A judge has set aside a magistrate’s decision to sentence a 13-year-old North Queensland girl for stealing food and breaking into a pizza shop rather than referring the case for restorative justice.
Queensland’s Childrens Court President Judge Deborah Richards on Friday 13 November allowed an appeal, by a girl identified as ‘WAL’, against a magistrate’s decision to sentence her rather than make an immediate referral of the matter for restorative justice in accordance with section 163 and 164 of the Youth Justice Act 1992 (Qld).
Judge Richards, in a decision delivered in Brisbane, said that on 5 August first-time offender WAL was sentenced by a magistrate in relation to break, enter and stealing offences in Townsville.
“The stealing involved the child stealing food and drink from a service station,” Judge Richards said. “On 7 March she was found with a pair of multigrips at 2am in the morning and on 29 March she was in a group of children that broke into a Domino’s store at Aitkenvale…”
The court was told that WAL was living with her mother at the time of the offences, had no criminal history and was not attending school, although attempts were being made to enrol her in further schooling.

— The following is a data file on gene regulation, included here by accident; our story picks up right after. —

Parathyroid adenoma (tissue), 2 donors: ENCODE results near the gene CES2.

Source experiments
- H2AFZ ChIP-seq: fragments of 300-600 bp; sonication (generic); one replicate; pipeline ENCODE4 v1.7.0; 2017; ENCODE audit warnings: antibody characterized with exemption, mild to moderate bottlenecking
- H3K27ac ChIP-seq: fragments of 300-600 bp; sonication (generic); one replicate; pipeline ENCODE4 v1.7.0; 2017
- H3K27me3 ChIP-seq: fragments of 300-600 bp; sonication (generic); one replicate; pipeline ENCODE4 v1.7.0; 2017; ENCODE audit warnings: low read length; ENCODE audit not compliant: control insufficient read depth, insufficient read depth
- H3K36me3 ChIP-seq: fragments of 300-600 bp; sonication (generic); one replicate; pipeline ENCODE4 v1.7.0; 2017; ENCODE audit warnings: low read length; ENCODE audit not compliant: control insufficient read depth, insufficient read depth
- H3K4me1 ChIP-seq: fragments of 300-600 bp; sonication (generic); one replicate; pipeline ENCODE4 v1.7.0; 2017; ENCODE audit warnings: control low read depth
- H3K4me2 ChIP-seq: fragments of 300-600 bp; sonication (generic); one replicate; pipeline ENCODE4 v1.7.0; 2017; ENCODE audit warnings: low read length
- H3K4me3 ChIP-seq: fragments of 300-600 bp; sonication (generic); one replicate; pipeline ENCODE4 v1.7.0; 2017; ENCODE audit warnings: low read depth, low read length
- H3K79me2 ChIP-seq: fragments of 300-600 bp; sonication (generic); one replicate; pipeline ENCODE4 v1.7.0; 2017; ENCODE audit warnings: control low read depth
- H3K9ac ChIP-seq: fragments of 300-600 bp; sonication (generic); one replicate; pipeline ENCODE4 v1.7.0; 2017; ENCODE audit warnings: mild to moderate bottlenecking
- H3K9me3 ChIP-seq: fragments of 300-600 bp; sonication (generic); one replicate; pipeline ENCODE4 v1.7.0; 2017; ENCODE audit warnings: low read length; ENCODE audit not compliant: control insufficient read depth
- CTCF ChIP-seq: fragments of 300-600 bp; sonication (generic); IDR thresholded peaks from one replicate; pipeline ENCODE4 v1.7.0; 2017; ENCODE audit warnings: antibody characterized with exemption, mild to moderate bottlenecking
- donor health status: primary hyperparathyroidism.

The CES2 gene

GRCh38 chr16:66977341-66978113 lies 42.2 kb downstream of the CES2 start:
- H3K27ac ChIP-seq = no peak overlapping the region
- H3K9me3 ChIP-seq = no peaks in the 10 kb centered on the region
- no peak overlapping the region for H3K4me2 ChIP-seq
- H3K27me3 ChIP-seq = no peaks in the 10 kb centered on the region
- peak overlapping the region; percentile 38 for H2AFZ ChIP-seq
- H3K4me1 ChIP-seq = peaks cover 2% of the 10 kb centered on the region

It was also revealed there was no evidence before the court making it clear whether WAL entered the Domino’s store at the time of the break-in or remained outside while co-offenders entered the premises.
“Submissions were made … that she was highly embarrassed as a result of having to appear in court,” Judge Richards said. “She was raised by her mother with limited contact with her father. Since the offending she has been house bound and she has removed herself from her co offenders.”
Judge Richards noted that the prosecution did concede, in its appeal submissions, that the magistrate did not have regard to Section 162 of the Youth Justice Act at the time of sentencing.
“In this case the child was very young, 13 years of age, she had no criminal history and had not been before the court previously,” Judge Richards said. “In relation to the more serious offence of breaking into the Domino’s Pizza establishment (it) is unclear whether she actually entered the establishment or was merely a party to the offence.
“In those circumstances, given the fact that her mother had effectively imposed a curfew on her since the offending and she was responding to that well, there was no reason (for the magistrate) not to refer the matter to restorative justice…
“The sentence is set aside and in lieu of sentencing the child the court orders the Chief Executive to refer the offence for a restorative justice process.”
Read the full decision.